Indian architecture varies across time and space so much that it is difficult to pick any one example and deem it representative of backwardness or advancement and that too only against achievements of one civilization. We have examples of sophisticated planned cities with water ways and drainage systems dating back to 3000 BCE ( Mohen jo Daro & Harappa for example) to brilliant temple complexes displaying grandiose stone carvings and advanced design implementations. If only for once Clark and likes care to look at the world without the condescending Anglo-Saxon glasses!

As an aside, I would like to point out that India ranks pretty high in terms of intellectual achievements in philosophy, logic and mathematics.  Please refer to my earlier post on Indians and Maths to get a glimpse of the impressive work Indians did on this front. Same is the story about logic. These all achievements were realized well before England had anything close to a civilization!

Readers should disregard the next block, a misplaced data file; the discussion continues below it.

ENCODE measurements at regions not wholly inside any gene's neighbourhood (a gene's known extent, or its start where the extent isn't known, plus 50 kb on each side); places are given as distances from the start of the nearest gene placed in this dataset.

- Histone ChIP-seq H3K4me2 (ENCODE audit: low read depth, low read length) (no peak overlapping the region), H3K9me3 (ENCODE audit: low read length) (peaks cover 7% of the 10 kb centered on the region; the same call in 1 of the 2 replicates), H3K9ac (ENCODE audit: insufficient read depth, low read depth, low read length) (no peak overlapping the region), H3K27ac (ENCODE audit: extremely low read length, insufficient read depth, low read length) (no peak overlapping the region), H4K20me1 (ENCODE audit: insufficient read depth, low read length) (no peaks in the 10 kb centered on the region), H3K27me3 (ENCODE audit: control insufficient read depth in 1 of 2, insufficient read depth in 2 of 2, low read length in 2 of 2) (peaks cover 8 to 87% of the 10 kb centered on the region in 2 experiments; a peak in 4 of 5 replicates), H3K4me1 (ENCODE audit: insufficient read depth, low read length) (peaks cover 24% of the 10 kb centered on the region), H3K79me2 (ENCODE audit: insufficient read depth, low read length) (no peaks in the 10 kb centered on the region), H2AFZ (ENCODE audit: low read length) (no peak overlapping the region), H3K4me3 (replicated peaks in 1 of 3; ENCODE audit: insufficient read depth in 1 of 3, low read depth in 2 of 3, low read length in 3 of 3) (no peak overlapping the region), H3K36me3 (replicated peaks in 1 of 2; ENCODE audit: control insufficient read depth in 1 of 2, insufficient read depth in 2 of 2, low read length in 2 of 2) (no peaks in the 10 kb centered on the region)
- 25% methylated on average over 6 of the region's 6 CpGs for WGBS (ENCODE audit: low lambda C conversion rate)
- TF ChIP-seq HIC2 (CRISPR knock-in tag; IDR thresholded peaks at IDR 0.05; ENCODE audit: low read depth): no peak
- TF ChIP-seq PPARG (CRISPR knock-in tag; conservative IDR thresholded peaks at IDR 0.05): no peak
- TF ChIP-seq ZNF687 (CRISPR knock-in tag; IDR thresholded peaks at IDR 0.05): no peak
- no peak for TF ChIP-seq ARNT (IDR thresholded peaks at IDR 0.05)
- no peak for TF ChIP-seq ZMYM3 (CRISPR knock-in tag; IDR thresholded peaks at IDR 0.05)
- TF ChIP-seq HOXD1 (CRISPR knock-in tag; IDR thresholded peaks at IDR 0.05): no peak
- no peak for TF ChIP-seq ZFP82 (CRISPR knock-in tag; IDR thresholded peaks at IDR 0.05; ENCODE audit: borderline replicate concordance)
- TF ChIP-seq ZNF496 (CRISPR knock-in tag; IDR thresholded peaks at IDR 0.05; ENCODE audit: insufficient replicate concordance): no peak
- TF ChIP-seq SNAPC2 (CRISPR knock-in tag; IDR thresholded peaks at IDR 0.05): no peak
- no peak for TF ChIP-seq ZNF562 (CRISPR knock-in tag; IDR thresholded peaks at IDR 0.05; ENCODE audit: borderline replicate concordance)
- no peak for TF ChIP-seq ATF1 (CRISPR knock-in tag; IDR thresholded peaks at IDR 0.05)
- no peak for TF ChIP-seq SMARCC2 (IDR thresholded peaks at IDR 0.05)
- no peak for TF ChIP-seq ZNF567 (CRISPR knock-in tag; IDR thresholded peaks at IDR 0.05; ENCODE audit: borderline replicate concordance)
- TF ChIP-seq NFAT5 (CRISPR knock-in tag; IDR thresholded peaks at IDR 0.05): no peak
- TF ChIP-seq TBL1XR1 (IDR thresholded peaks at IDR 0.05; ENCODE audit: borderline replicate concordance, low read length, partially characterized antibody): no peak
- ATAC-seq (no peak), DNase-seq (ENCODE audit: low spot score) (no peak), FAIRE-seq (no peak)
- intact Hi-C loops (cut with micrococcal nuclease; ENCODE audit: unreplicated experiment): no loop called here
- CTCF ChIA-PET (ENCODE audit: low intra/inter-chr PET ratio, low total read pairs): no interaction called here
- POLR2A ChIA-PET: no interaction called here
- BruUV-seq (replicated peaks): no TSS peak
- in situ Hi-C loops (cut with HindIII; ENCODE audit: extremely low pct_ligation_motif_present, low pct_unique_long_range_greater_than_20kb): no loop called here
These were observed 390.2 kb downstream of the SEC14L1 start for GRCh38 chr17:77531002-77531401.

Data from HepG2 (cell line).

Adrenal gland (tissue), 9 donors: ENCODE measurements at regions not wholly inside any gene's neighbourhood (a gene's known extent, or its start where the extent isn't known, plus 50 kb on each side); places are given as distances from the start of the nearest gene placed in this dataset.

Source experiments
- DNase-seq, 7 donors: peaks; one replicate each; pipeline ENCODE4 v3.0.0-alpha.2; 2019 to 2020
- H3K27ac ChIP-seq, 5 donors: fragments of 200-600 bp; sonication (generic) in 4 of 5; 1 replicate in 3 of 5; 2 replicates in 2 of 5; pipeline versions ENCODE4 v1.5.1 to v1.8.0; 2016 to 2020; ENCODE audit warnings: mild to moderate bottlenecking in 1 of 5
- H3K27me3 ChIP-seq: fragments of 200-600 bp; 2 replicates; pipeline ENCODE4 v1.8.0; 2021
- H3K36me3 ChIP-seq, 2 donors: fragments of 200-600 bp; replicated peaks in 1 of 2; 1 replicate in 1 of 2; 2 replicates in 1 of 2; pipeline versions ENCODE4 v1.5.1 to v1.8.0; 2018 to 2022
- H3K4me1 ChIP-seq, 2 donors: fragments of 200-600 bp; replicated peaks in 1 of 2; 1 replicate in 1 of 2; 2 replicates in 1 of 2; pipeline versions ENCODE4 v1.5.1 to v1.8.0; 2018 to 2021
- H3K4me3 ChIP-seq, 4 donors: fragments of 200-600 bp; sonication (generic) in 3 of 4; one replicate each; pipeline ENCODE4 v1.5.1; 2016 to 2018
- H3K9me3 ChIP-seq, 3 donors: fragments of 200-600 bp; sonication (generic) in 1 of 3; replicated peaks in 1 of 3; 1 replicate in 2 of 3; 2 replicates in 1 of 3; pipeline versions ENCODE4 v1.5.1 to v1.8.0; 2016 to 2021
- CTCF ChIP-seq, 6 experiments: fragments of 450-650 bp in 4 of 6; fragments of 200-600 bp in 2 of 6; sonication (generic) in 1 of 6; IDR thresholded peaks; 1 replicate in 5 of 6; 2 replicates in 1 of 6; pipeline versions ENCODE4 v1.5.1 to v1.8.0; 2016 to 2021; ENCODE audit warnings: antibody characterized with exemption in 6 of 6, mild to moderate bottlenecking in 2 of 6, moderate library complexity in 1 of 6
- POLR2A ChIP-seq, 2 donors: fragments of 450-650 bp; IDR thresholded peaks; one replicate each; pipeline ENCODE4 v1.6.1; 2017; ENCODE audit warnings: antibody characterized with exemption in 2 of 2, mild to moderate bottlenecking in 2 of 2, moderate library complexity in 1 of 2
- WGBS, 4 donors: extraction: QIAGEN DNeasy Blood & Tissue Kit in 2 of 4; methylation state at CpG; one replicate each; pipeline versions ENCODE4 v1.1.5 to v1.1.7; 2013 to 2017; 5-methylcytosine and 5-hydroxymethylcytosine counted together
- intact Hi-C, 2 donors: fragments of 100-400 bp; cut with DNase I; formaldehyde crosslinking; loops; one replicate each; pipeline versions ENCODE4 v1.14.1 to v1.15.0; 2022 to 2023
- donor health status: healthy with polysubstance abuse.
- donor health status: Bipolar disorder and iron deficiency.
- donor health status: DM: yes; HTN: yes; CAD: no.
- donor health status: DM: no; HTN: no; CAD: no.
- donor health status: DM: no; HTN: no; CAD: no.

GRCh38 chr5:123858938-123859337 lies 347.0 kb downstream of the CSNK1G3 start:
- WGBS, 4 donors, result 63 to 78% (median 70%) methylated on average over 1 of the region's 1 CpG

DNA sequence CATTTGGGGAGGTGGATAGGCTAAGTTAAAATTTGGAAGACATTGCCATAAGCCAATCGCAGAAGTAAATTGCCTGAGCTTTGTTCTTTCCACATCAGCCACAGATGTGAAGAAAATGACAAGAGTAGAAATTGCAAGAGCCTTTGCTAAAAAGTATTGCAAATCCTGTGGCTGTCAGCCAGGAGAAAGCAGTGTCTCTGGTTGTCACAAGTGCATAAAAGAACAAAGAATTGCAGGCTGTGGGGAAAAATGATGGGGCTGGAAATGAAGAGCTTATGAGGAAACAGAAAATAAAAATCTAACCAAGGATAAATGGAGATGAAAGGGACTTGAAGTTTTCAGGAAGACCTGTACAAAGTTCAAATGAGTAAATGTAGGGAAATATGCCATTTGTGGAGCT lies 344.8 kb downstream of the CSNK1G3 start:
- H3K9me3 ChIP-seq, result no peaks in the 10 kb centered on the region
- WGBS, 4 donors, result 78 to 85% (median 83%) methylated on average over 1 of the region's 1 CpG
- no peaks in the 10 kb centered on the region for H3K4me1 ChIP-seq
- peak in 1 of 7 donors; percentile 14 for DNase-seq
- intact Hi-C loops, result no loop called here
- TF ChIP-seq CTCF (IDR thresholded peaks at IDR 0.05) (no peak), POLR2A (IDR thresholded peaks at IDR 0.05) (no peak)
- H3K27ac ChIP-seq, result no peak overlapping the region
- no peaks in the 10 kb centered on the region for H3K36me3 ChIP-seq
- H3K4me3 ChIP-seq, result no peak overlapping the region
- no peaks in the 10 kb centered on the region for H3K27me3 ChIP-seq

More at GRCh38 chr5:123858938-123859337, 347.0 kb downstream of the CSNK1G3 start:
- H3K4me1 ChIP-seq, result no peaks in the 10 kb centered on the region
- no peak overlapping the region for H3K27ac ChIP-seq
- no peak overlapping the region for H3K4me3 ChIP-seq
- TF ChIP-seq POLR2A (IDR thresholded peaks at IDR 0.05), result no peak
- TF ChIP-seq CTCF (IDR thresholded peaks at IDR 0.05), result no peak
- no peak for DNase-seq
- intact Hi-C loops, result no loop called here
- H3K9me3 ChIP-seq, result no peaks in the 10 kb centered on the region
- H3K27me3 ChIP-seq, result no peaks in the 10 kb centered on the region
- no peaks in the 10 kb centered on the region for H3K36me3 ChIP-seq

How will these kinds of factors play out in Greg Clark’s story? Talking about context, how does caste system factor in the dissemination of such knowledge contributing to a general rise in human capital? A pure quantitative approach to economic history is lost on such puzzling specificities and Clark’s book is no exception to this.